More Cybersecurity Articles
Government officials in some states have alerted staffers and the public about the threat of coronavirus-based phishing emails and have stepped up monitoring for malicious email.
Securing IT infrastructure and data can help governments avoid the “to pay or not to pay” dilemma.
To build their cybersecurity workforce, agencies should consider opportunities to cross-skill IT-capable employees for advanced roles.
The right software can detect suspicious activity and alert security teams, but employees should also avoid risky behaviors that invite threats.
Not only must state and local authorities and intelligence communities remain vigilant, but citizens should secure their own internet-connected devices and watch for personalized attempts to influence or disrupt their political participation.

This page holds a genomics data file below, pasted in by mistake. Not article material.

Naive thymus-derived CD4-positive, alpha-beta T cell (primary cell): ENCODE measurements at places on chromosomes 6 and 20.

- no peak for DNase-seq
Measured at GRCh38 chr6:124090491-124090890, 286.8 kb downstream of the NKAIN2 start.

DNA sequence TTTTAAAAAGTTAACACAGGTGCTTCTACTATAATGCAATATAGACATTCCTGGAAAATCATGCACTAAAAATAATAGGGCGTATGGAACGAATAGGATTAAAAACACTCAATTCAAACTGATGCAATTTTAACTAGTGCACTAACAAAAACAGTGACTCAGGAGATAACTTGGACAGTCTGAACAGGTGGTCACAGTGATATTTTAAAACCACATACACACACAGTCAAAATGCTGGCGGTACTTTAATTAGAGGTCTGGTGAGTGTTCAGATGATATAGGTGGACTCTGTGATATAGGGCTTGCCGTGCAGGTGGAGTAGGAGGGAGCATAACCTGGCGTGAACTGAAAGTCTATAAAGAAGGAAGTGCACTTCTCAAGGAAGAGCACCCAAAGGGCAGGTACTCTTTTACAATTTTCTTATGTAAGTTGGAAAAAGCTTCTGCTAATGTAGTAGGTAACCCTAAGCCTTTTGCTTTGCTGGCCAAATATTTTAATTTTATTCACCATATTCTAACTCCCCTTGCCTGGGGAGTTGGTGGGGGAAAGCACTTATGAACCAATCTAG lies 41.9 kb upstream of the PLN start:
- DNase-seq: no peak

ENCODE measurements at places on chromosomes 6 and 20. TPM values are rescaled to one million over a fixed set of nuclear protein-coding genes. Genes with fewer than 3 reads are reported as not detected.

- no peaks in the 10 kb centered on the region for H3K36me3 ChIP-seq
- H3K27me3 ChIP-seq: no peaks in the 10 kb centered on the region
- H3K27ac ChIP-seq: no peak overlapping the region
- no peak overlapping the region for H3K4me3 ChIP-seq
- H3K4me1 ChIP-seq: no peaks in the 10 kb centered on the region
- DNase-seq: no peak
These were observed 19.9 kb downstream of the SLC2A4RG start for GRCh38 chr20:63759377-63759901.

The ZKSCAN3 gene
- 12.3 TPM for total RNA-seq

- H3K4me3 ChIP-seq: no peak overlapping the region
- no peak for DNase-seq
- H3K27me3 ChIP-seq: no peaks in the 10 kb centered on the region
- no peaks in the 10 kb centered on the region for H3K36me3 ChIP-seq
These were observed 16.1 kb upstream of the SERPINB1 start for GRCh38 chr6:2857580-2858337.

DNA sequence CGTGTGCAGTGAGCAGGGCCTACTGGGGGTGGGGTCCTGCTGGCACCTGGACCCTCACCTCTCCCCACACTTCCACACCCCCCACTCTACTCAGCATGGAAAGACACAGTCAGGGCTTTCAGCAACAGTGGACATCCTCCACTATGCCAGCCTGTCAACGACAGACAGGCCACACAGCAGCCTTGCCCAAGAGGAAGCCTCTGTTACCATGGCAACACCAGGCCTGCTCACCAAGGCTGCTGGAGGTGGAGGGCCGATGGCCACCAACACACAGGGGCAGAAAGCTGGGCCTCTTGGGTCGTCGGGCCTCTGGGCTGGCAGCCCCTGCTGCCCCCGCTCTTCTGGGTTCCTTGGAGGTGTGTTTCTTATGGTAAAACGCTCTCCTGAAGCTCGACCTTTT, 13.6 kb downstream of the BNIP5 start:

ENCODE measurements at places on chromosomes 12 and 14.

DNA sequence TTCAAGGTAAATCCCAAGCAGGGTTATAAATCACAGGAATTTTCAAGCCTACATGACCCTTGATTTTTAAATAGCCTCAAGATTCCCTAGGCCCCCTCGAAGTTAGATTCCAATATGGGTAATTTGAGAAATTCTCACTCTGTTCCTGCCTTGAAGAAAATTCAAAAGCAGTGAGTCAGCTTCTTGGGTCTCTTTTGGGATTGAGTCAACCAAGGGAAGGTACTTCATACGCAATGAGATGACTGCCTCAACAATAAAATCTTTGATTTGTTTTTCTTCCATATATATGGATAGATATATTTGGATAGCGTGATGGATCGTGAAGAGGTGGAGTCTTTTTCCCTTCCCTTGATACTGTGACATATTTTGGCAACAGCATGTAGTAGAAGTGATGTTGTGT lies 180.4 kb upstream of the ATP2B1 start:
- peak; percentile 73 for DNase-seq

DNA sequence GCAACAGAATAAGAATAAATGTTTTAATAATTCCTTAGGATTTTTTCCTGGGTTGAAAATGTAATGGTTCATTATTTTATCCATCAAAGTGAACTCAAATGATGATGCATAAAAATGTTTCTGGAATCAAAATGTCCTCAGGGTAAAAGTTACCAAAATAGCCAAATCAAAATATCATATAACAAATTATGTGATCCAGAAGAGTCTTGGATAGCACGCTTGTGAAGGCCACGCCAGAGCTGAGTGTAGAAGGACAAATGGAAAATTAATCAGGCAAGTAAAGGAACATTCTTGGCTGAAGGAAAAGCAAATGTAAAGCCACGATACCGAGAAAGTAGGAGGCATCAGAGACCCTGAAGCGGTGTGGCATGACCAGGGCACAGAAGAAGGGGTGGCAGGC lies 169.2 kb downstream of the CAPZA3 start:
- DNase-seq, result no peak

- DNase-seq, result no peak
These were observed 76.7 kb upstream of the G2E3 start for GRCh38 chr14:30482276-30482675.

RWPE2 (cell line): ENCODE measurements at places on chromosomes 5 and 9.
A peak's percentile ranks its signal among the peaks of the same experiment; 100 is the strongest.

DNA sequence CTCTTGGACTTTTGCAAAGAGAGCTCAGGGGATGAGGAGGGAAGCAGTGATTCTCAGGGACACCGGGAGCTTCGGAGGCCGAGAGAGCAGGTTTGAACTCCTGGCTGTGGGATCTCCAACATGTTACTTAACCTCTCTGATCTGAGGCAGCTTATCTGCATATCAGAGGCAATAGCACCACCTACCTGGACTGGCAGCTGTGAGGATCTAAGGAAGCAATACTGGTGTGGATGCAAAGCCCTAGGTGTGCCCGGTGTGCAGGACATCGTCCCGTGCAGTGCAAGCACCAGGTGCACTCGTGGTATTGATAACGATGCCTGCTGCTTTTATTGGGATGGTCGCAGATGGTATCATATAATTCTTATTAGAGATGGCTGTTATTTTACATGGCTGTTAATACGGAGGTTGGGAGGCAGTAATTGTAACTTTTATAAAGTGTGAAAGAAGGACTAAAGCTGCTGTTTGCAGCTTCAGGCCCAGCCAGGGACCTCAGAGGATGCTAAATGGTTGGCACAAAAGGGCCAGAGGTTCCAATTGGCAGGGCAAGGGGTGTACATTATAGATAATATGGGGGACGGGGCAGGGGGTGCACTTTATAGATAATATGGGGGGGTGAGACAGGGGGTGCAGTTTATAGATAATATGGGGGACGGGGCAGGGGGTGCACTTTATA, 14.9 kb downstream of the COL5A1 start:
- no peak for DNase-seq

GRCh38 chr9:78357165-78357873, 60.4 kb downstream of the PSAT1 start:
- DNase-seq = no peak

When the Office of Management and Budget narrowed the definition of a data center, GAO said, it limited agencies’ visibility into security risks.
Identity, credential and access management solutions that are operations- and automation-ready, easy to deploy, transparent and frictionless will help agencies deploy secure access for their users and contractors.
The Department of Justice issued some non-binding legal advice to security researchers who gather cyber intelligence from dark corners of the internet.
As profits increase for hackers, the number of ransomware attacks will continue to escalate, according to a new threat report.
Large voter turnouts, user errors, untested technology, faulty apps and the cache of voters’ hacker-tempting personally identifiable information continue make the encryption of personally identifiable information is all the more important.
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